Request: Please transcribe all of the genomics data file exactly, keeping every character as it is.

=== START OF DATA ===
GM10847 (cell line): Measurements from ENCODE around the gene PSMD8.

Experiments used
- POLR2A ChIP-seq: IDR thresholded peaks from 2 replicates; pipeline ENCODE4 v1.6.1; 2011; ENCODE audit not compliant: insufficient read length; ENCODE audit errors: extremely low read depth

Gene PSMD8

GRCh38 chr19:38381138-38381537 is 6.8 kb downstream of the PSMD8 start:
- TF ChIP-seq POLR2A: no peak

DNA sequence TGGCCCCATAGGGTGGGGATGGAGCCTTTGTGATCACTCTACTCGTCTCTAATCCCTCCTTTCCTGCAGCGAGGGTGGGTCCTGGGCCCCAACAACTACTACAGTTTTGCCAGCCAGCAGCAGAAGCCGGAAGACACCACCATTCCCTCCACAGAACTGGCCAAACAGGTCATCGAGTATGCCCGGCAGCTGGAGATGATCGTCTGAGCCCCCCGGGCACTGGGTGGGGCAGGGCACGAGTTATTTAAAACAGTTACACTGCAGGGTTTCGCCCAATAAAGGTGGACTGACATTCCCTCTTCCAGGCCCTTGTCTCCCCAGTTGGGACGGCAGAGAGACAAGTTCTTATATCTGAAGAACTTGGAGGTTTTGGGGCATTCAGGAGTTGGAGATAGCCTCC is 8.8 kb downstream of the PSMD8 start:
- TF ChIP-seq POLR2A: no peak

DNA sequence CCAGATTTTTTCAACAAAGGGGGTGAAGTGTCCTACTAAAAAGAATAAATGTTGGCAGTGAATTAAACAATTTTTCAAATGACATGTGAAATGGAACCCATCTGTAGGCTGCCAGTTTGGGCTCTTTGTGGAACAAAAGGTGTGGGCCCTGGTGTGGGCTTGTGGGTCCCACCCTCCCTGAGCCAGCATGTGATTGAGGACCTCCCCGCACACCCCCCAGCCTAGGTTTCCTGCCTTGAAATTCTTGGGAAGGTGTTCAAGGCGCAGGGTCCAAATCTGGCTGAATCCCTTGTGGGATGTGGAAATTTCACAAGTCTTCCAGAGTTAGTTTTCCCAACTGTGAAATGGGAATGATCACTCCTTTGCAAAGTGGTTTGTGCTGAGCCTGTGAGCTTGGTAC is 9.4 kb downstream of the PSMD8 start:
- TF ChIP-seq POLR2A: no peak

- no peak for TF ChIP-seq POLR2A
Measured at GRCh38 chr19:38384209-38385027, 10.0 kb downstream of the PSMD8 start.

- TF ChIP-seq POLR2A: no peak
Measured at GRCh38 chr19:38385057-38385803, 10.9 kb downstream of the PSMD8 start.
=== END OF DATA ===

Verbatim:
GM10847 (cell line): Measurements from ENCODE around the gene PSMD8.

Experiments used
- POLR2A ChIP-seq: IDR thresholded peaks from 2 replicates; pipeline ENCODE4 v1.6.1; 2011; ENCODE audit not compliant: insufficient read length; ENCODE audit errors: extremely low read depth

Gene PSMD8

GRCh38 chr19:38381138-38381537 is 6.8 kb downstream of the PSMD8 start:
- TF ChIP-seq POLR2A: no peak

DNA sequence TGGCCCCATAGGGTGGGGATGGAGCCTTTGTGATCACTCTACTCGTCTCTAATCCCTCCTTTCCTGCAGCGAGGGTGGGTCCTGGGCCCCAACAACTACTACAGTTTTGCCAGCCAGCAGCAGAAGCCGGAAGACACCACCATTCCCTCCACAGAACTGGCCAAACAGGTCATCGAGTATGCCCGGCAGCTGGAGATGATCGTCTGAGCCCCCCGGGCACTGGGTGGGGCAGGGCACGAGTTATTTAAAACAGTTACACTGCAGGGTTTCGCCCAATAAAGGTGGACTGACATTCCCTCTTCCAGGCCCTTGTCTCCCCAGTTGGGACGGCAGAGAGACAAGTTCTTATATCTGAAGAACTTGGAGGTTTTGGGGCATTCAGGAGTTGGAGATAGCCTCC is 8.8 kb downstream of the PSMD8 start:
- TF ChIP-seq POLR2A: no peak

DNA sequence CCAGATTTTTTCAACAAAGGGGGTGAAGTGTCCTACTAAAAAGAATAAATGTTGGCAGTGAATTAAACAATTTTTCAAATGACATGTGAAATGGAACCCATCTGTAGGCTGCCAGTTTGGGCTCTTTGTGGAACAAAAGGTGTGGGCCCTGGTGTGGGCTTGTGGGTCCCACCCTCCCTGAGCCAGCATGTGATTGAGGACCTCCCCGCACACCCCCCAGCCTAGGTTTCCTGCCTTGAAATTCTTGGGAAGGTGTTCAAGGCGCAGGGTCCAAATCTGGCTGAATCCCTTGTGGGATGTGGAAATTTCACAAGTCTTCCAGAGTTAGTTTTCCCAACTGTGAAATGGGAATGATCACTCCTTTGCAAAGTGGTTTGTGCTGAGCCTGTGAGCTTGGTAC is 9.4 kb downstream of the PSMD8 start:
- TF ChIP-seq POLR2A: no peak

- no peak for TF ChIP-seq POLR2A
Measured at GRCh38 chr19:38384209-38385027, 10.0 kb downstream of the PSMD8 start.

- TF ChIP-seq POLR2A: no peak
Measured at GRCh38 chr19:38385057-38385803, 10.9 kb downstream of the PSMD8 start.